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Given:

MyObject *object1 = [MyObject createWithName:@"name1"];
MyObject *object2 = [MyObject createWithName:@"name2"];
MyObject *object3 = [MyObject createWithName:@"name3"];

NSArray *myArray = @[object1, object2, object3];
NSString *name = @"name1";

Doing

NSPredicate *predicate = [NSPredicate predicateWithFormat:@"name == '%@'", name];
NSArray *filtered = [myArray filteredArrayUsingPredicate:predicate];

Leaves me with

filtered.count == 0

but

NSPredicate *predicate = [NSPredicate predicateWithFormat:
                               [NSString stringWithFormat:"name == '%@'",name]];
NSArray *filtered = [myArray filteredArrayUsingPredicate:predicate];

leaves me with

[filtered objectAtIndex:0] == object1

Why? This seems like an odd behavior for predicateWithFormat. Does NSPredicate's definition of format vary from NSLog/NSString? I couldn't find anything obvious in the docs.

Thanks in advance!

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1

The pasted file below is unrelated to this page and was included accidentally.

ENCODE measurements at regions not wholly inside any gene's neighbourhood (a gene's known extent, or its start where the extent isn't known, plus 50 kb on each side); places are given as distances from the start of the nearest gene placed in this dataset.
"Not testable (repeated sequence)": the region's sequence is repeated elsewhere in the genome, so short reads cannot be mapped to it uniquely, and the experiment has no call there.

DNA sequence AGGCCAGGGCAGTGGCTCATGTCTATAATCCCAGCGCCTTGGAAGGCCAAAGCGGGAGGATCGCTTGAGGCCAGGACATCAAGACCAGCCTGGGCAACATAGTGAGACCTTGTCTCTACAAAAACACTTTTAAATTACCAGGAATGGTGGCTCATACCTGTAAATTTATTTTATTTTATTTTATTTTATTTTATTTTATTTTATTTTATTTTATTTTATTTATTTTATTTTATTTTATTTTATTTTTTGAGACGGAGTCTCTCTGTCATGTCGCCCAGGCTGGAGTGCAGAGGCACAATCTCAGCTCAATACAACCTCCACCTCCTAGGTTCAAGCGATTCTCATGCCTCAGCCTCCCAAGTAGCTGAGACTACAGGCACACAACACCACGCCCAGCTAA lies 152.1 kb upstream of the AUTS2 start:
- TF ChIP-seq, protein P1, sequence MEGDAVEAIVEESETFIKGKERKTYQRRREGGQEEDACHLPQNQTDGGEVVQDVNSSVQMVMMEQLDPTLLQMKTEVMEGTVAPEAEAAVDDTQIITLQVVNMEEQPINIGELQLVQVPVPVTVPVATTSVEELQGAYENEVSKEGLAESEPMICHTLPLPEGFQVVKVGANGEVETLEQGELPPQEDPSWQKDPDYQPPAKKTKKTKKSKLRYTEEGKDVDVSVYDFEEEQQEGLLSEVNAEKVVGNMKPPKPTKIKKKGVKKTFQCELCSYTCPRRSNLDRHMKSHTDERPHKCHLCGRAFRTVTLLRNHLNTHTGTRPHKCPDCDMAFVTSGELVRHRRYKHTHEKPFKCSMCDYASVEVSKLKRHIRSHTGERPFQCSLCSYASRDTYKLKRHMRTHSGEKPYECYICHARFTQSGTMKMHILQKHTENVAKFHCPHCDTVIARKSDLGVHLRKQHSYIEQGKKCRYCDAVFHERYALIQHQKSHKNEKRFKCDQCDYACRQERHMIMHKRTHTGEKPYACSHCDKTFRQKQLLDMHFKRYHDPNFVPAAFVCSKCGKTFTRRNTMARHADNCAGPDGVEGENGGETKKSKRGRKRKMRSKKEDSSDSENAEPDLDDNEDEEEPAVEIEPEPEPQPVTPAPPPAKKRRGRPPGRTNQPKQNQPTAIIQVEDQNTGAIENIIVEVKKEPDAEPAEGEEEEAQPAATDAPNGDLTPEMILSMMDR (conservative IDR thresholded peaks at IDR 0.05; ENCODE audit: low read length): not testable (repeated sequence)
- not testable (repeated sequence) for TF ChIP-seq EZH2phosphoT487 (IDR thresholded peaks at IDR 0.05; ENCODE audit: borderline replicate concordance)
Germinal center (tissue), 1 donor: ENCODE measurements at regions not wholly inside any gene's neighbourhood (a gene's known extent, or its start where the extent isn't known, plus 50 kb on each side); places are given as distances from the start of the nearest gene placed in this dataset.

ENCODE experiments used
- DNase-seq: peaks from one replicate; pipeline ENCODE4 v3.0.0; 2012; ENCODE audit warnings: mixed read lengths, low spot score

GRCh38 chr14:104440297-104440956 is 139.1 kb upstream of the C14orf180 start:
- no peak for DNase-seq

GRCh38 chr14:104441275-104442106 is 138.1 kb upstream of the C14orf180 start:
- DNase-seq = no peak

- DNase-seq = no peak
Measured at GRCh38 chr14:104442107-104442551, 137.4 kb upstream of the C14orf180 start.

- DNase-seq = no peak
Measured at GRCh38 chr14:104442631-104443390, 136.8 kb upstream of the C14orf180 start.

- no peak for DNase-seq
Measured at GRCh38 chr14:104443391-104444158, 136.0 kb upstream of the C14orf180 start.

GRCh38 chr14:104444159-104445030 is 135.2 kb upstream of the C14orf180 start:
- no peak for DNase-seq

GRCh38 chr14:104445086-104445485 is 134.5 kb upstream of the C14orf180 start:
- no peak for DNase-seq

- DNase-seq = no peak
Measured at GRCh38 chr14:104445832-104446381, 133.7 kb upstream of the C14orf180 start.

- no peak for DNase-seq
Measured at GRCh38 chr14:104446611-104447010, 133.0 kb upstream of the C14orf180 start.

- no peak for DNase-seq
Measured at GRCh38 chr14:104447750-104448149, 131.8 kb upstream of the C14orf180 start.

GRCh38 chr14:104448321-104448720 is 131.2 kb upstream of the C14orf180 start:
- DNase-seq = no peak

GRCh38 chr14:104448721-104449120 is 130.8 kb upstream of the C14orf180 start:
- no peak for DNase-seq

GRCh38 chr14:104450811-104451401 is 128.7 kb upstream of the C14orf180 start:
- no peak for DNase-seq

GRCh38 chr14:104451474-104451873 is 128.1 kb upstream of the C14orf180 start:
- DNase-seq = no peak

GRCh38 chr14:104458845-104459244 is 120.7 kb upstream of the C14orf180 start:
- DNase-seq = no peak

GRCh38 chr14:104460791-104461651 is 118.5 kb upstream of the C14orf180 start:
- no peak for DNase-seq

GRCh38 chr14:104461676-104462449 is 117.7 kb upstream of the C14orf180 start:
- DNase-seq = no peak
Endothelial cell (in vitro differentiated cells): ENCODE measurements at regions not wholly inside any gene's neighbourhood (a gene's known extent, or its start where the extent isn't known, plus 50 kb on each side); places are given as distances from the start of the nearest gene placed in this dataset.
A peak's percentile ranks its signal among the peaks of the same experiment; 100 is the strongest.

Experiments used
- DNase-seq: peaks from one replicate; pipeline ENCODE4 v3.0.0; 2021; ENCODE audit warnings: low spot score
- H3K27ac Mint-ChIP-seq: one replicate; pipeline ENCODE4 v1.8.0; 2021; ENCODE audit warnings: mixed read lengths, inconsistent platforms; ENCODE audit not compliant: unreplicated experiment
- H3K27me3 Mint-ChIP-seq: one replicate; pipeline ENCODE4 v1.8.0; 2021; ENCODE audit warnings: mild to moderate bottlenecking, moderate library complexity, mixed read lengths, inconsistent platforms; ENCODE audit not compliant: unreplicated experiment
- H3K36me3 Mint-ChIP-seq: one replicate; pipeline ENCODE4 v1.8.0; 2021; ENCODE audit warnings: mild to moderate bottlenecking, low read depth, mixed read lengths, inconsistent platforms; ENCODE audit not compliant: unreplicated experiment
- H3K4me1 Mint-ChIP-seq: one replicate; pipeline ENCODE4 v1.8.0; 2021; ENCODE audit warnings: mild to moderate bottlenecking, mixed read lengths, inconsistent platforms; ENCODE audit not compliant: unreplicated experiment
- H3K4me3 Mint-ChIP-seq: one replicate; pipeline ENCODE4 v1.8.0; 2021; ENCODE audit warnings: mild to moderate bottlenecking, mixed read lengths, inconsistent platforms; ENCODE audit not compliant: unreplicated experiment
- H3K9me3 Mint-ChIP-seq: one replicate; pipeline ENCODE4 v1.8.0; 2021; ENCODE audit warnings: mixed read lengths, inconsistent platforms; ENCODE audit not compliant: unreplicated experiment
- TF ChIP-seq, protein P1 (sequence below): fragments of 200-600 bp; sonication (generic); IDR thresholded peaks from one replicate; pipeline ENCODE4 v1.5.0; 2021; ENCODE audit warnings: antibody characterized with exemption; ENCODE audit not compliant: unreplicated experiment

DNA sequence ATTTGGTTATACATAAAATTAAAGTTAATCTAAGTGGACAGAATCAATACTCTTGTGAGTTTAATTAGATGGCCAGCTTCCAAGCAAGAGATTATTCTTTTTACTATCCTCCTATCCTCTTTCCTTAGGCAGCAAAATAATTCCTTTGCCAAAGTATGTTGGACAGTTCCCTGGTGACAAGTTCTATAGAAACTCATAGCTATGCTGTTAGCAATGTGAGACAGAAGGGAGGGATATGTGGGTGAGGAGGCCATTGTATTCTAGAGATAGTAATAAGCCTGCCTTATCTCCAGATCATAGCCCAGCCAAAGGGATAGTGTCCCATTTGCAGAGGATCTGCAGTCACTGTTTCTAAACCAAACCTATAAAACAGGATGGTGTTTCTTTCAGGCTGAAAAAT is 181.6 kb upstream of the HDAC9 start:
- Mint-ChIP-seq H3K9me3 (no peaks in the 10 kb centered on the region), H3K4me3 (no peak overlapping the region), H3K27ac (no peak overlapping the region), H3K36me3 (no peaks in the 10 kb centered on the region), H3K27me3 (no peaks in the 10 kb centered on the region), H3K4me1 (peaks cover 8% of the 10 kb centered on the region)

I don't know the answer to your question, but in the first predicate, you shouldn't have the single quotes around @. That makes it a literal, so you're filtering on "@" not name. –  rdelmar Nov 13 '12 at 23:56
    
You do know the answer to the question! –  Bryan Nov 14 '12 at 0:18

1 Answer 1

I don't know why the second version works, but the reason your first version doesn't work is the single quotes around the @. This makes @ a literal, so you're actually filtering for name == @, which is not what you want. Just remove the single quotes, and it will work.

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+1 you don't need the single quotes around %@. –  Dave DeLong Nov 14 '12 at 6:11

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